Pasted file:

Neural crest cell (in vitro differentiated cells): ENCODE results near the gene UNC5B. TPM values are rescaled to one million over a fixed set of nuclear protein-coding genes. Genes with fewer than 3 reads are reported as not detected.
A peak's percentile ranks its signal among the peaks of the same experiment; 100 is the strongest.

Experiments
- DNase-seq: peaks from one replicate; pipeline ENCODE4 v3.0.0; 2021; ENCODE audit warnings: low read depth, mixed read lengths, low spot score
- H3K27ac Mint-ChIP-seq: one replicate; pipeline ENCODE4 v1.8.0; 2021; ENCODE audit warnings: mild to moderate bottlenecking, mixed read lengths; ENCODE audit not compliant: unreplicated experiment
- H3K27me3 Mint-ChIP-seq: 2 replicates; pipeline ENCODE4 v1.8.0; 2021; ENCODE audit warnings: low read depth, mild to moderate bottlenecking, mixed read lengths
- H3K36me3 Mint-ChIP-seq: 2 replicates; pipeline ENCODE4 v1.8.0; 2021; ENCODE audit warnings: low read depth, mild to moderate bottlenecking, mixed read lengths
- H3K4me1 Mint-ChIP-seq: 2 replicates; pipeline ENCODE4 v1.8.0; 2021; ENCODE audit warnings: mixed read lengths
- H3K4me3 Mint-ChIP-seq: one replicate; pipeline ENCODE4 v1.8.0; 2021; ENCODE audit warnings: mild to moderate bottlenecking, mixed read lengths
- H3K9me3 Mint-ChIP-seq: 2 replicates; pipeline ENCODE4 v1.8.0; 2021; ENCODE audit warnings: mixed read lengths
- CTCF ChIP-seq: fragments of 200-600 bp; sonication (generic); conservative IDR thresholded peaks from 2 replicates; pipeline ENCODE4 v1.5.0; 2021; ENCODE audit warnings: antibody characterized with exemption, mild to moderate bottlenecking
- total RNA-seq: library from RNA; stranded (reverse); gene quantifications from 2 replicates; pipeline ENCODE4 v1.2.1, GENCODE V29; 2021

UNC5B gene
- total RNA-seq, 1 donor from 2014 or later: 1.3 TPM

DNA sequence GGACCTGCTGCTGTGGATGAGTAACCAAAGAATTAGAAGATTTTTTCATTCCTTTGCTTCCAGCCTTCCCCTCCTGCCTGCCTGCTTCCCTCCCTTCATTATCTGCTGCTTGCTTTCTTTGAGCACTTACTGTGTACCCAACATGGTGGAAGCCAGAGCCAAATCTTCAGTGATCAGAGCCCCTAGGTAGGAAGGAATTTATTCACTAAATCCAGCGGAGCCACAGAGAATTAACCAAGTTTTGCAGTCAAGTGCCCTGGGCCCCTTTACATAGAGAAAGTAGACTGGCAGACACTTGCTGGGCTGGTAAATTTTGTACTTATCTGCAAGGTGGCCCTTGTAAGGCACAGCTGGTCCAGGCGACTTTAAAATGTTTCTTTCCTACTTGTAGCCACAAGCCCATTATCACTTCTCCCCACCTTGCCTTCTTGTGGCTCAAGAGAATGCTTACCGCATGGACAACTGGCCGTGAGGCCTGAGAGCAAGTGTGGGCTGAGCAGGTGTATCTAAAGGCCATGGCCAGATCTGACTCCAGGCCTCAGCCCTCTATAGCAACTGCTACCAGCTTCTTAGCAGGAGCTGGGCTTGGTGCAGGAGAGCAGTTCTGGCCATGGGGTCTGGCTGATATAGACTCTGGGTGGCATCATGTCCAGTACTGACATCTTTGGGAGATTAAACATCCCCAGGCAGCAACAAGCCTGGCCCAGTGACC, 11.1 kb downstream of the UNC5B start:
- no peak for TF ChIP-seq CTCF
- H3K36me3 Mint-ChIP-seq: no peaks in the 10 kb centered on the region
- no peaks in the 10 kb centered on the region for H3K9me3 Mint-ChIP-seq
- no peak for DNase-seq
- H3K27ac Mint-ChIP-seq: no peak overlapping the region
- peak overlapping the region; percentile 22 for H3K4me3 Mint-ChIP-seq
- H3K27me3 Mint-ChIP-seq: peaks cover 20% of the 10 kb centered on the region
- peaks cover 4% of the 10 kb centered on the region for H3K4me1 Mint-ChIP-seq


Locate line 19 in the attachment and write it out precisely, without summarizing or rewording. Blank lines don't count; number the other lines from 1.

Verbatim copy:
- no peak for DNase-seq